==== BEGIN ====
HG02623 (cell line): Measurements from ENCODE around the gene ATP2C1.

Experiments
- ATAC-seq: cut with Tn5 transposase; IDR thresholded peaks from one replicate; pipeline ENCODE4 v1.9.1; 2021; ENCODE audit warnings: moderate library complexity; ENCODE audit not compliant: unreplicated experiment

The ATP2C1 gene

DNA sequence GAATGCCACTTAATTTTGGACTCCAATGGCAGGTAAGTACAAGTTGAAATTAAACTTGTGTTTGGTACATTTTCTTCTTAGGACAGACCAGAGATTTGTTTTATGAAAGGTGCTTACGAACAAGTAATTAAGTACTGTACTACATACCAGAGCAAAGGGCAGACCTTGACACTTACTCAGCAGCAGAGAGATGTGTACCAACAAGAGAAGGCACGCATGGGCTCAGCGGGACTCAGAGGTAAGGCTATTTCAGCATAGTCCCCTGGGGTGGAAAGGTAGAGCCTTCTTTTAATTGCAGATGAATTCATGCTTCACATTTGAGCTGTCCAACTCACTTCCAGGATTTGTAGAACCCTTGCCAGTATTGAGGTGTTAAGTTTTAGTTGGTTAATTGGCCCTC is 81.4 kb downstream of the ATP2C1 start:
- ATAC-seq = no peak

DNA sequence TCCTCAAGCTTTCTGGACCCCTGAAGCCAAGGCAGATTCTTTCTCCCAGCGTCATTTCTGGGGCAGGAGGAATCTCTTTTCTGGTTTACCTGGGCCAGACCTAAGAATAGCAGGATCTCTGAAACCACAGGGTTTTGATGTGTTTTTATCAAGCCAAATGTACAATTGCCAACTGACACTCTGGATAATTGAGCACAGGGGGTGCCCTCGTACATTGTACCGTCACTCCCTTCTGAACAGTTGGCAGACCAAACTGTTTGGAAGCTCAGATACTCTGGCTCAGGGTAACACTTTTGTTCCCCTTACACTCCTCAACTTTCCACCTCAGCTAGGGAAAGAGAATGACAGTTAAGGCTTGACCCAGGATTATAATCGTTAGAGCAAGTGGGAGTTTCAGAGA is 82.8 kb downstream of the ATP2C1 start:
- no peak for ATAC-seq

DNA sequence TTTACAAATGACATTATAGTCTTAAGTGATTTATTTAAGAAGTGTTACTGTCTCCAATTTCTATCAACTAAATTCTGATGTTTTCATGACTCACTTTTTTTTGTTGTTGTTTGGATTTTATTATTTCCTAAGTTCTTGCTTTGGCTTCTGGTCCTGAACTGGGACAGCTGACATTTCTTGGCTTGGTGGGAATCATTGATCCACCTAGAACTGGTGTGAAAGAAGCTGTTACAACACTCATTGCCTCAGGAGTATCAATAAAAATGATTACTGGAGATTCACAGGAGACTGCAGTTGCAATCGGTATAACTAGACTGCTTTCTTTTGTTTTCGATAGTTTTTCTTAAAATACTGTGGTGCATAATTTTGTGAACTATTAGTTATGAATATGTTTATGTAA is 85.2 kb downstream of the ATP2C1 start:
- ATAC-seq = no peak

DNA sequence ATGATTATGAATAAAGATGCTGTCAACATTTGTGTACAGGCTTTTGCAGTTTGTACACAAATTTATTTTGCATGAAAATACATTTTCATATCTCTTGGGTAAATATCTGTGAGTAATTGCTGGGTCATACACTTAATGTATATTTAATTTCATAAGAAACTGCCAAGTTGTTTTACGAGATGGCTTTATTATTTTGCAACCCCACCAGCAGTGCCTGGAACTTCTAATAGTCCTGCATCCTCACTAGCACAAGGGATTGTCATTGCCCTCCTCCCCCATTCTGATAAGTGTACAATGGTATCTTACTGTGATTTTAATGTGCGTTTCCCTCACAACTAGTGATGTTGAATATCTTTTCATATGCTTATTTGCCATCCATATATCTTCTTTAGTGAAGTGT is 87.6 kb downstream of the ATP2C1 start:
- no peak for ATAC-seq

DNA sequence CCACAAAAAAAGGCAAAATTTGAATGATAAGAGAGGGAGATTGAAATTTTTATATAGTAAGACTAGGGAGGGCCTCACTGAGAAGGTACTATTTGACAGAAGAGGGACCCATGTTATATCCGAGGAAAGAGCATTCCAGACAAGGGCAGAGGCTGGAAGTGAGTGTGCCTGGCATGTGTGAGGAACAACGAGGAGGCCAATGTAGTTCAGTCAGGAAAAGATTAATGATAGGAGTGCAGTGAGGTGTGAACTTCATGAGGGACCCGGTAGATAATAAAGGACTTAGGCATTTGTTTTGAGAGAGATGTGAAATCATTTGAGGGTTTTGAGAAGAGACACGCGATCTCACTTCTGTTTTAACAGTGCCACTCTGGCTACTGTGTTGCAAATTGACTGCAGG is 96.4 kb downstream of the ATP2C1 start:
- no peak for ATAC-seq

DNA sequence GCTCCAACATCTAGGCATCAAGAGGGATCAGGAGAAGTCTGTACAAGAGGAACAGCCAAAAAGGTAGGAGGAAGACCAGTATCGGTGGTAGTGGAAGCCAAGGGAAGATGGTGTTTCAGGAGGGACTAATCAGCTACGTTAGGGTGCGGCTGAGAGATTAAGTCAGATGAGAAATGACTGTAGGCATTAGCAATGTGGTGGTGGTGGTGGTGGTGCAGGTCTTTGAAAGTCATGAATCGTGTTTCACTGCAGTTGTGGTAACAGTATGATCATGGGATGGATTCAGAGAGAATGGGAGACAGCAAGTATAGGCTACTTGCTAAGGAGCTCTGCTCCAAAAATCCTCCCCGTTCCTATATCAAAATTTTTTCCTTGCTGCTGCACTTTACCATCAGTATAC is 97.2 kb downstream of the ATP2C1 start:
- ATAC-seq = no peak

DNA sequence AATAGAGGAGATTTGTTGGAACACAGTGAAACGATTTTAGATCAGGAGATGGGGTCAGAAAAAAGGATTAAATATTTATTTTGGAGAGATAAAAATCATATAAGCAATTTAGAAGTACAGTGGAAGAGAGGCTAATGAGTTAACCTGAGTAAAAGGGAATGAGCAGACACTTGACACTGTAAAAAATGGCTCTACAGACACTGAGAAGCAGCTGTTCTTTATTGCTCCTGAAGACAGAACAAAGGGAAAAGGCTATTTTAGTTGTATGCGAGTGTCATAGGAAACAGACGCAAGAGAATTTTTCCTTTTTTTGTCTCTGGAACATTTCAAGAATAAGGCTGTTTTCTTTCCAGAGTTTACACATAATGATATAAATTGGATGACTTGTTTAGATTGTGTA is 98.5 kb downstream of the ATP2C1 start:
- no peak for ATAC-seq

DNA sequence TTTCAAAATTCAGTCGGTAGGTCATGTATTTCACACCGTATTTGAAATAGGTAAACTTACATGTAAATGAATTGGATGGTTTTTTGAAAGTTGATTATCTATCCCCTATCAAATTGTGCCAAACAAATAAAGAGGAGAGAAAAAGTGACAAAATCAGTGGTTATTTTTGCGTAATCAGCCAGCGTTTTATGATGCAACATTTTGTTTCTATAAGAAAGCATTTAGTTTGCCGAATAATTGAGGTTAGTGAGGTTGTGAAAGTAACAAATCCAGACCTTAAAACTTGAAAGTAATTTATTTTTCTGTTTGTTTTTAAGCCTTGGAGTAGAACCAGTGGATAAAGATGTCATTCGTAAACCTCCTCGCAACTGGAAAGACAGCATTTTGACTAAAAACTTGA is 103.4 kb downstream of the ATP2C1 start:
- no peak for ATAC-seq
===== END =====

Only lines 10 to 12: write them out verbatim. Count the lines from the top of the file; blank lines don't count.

- ATAC-seq = no peak

DNA sequence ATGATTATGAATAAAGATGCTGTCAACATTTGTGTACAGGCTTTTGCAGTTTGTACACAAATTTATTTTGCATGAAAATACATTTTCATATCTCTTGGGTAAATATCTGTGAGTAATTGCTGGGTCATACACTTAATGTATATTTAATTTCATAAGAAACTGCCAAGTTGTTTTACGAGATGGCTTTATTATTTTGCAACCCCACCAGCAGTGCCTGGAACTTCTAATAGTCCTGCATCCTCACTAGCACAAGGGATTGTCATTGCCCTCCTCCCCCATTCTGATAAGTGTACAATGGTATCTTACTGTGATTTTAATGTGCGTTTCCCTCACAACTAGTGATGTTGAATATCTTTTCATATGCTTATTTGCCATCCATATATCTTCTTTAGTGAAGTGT is 87.6 kb downstream of the ATP2C1 start:
- no peak for ATAC-seq